Child Development: Ealry Infant Attachment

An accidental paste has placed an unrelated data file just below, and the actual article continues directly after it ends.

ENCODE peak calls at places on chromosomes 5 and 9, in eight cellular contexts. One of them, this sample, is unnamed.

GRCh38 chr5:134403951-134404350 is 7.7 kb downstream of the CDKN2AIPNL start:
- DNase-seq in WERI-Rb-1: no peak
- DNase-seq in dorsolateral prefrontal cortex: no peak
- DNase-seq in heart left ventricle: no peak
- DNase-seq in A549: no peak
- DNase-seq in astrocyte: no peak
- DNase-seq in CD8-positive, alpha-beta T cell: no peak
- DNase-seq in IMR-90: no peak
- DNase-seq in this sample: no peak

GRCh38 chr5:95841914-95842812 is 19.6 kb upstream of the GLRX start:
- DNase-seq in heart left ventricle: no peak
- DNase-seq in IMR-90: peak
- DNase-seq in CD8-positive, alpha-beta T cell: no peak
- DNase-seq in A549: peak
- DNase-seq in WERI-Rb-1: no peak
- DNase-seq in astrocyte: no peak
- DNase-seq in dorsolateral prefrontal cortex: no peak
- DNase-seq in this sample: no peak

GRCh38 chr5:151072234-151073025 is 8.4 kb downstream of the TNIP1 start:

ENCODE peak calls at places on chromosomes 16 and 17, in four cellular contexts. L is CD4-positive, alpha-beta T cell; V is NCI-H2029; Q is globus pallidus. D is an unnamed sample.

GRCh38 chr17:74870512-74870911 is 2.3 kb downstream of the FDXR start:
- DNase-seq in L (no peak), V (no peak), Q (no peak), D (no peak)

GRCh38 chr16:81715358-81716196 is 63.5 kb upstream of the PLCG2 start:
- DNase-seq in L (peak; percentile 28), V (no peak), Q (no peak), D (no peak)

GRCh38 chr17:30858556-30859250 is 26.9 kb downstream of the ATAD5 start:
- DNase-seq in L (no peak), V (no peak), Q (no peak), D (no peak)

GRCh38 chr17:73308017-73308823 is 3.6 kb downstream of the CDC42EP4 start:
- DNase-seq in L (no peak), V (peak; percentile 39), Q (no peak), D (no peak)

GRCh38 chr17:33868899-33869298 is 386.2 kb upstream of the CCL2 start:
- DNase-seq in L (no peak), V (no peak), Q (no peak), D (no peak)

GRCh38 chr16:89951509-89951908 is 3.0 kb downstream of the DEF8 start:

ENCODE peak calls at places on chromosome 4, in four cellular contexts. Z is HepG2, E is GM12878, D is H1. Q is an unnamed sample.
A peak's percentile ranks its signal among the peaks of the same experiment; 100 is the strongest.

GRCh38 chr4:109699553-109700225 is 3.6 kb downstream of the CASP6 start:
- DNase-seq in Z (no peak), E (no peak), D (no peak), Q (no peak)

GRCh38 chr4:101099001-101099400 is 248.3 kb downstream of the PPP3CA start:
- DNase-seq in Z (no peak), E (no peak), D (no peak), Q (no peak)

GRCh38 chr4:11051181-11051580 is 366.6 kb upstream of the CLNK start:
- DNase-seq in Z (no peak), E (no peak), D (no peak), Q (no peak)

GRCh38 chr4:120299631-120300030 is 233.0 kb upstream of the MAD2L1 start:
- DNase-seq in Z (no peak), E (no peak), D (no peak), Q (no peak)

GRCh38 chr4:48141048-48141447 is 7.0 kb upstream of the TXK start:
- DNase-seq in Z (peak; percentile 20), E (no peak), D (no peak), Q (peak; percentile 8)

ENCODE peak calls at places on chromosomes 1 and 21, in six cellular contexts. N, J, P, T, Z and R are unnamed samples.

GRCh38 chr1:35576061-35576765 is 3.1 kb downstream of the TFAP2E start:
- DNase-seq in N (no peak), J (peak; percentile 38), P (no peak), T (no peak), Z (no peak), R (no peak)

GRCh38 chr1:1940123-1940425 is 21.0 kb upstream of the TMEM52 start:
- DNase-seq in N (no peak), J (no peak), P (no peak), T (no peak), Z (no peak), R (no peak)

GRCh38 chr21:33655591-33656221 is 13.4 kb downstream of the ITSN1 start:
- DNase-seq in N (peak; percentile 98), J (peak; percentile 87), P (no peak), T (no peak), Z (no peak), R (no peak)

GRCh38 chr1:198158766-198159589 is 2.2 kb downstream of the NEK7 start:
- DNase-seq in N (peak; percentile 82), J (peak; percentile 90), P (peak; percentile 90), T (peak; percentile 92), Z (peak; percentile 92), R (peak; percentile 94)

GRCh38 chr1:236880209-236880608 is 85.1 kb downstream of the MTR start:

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(Early infant attachment is an important phenomena to study as it is connected to later child development). Early infant attachment is linked to cognitive, social, and emotional development (Pallini, Baiocco, Schneider, Madigan, & Atkinson, 2014). These three developmental aspects are significant in one’s later mental process capabilities, the relationships formed later in life, as well as their psychological stability. The attachments formed with caregivers in infancy are vital. Bowlby stated, “It is our first relationship, usually with our mother, that much of our future well-being is determined” (O’Gorman, 2012). It’s crucial for a child’s development to look at parenting styles and early infant attachment classifications which are made to caregivers. Most research focuses around mother-infant attachment making little known about the relationships made with fathers. Through the well-studied idea of maternal-infant attachment there has been important insight into a child’s development. Mary Ainsworth found through her “Strange Situation” experiment that there are three distinct types of attachment that infants form; anxious avoidant, secure, and anxious resistant (O’Gorman, 2013). Later a fourth attachment style known as, disorganized attachment, was identified (CITE). Secure attachment is linked to maternal sensitivity just as insecure attachment is linked to maternal rejection or unpredictable maternal response to an infant’s desires and needs (Kinsvatter, Desmond, Yanikoski, & Stahl, 2013). Infants are “at risk” of developing an insecure attachment to their mother when they are placed in alternative care before nine months of age (Stifter, Coulehan, & Fish, 1993). This is concerning in that we see there are negative effec... ... middle of paper ... ... play has a strong impact on a child’s emotional development as well (Hjelmstedt & Collins, 2008). The focus of this study is to see if infant form the same crucial attachment classifications to their fathers as they do to their mother and if the parenting style is linked to the attachment formed. Given the increase in stay-at-home fathers and the research done on the importance of early infant attachment on a child’s cognitive, social, and emotional development, it is a sound claim to make that looking at parenting styles and the attachments formed to fathers could provide great insight to an under-researched subject. It is hypothesized that parenting styles are linked to the attachment infants form to fathers, as the primary caregiver, and these attachments are much like the four identified styles found with mothers which can be observed in a strange situation.

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